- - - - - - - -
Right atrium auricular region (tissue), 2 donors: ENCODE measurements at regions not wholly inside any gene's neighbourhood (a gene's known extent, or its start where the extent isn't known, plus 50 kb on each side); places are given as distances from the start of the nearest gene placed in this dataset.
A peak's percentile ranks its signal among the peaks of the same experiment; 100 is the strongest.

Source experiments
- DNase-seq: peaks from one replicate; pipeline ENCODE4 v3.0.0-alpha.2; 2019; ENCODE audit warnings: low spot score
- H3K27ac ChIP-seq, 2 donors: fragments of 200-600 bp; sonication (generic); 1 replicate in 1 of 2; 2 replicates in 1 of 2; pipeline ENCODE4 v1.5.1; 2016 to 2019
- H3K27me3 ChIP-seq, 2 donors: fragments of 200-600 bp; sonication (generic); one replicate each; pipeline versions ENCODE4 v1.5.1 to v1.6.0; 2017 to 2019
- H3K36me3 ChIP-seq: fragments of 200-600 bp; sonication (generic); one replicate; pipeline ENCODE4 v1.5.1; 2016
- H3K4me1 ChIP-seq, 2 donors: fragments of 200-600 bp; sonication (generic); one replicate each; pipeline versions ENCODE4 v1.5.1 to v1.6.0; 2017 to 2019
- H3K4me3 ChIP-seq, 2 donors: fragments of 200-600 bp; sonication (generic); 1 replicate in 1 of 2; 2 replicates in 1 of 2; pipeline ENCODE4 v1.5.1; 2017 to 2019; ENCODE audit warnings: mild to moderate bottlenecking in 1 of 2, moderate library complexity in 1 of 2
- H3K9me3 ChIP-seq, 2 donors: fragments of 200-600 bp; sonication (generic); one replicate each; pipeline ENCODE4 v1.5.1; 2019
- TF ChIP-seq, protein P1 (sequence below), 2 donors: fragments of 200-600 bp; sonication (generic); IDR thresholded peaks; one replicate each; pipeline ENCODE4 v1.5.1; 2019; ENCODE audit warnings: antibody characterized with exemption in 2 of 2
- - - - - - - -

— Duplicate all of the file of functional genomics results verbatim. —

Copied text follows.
Right atrium auricular region (tissue), 2 donors: ENCODE measurements at regions not wholly inside any gene's neighbourhood (a gene's known extent, or its start where the extent isn't known, plus 50 kb on each side); places are given as distances from the start of the nearest gene placed in this dataset.
A peak's percentile ranks its signal among the peaks of the same experiment; 100 is the strongest.

Source experiments
- DNase-seq: peaks from one replicate; pipeline ENCODE4 v3.0.0-alpha.2; 2019; ENCODE audit warnings: low spot score
- H3K27ac ChIP-seq, 2 donors: fragments of 200-600 bp; sonication (generic); 1 replicate in 1 of 2; 2 replicates in 1 of 2; pipeline ENCODE4 v1.5.1; 2016 to 2019
- H3K27me3 ChIP-seq, 2 donors: fragments of 200-600 bp; sonication (generic); one replicate each; pipeline versions ENCODE4 v1.5.1 to v1.6.0; 2017 to 2019
- H3K36me3 ChIP-seq: fragments of 200-600 bp; sonication (generic); one replicate; pipeline ENCODE4 v1.5.1; 2016
- H3K4me1 ChIP-seq, 2 donors: fragments of 200-600 bp; sonication (generic); one replicate each; pipeline versions ENCODE4 v1.5.1 to v1.6.0; 2017 to 2019
- H3K4me3 ChIP-seq, 2 donors: fragments of 200-600 bp; sonication (generic); 1 replicate in 1 of 2; 2 replicates in 1 of 2; pipeline ENCODE4 v1.5.1; 2017 to 2019; ENCODE audit warnings: mild to moderate bottlenecking in 1 of 2, moderate library complexity in 1 of 2
- H3K9me3 ChIP-seq, 2 donors: fragments of 200-600 bp; sonication (generic); one replicate each; pipeline ENCODE4 v1.5.1; 2019
- TF ChIP-seq, protein P1 (sequence below), 2 donors: fragments of 200-600 bp; sonication (generic); IDR thresholded peaks; one replicate each; pipeline ENCODE4 v1.5.1; 2019; ENCODE audit warnings: antibody characterized with exemption in 2 of 2